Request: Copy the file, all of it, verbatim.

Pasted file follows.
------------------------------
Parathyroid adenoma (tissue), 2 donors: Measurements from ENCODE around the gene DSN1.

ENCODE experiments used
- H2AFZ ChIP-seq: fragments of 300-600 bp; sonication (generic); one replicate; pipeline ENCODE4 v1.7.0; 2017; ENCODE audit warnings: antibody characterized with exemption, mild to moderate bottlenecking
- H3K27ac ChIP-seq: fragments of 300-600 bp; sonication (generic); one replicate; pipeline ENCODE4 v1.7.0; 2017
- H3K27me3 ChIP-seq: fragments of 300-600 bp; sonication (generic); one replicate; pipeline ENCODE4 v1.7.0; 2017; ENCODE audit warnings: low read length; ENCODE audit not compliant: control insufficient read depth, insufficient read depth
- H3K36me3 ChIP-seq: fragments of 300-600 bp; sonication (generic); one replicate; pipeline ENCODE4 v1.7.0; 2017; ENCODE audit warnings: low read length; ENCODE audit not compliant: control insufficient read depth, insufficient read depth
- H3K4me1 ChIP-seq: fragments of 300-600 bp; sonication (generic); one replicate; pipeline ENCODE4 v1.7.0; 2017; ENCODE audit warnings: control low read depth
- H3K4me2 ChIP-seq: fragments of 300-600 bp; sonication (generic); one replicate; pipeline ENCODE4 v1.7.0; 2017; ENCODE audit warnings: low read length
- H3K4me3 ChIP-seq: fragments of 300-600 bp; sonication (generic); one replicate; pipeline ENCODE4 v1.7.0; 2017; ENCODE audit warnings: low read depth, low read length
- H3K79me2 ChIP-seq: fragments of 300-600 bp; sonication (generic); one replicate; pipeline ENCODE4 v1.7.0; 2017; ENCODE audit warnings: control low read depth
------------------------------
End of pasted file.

Parathyroid adenoma (tissue), 2 donors: Measurements from ENCODE around the gene DSN1.

ENCODE experiments used
- H2AFZ ChIP-seq: fragments of 300-600 bp; sonication (generic); one replicate; pipeline ENCODE4 v1.7.0; 2017; ENCODE audit warnings: antibody characterized with exemption, mild to moderate bottlenecking
- H3K27ac ChIP-seq: fragments of 300-600 bp; sonication (generic); one replicate; pipeline ENCODE4 v1.7.0; 2017
- H3K27me3 ChIP-seq: fragments of 300-600 bp; sonication (generic); one replicate; pipeline ENCODE4 v1.7.0; 2017; ENCODE audit warnings: low read length; ENCODE audit not compliant: control insufficient read depth, insufficient read depth
- H3K36me3 ChIP-seq: fragments of 300-600 bp; sonication (generic); one replicate; pipeline ENCODE4 v1.7.0; 2017; ENCODE audit warnings: low read length; ENCODE audit not compliant: control insufficient read depth, insufficient read depth
- H3K4me1 ChIP-seq: fragments of 300-600 bp; sonication (generic); one replicate; pipeline ENCODE4 v1.7.0; 2017; ENCODE audit warnings: control low read depth
- H3K4me2 ChIP-seq: fragments of 300-600 bp; sonication (generic); one replicate; pipeline ENCODE4 v1.7.0; 2017; ENCODE audit warnings: low read length
- H3K4me3 ChIP-seq: fragments of 300-600 bp; sonication (generic); one replicate; pipeline ENCODE4 v1.7.0; 2017; ENCODE audit warnings: low read depth, low read length
- H3K79me2 ChIP-seq: fragments of 300-600 bp; sonication (generic); one replicate; pipeline ENCODE4 v1.7.0; 2017; ENCODE audit warnings: control low read depth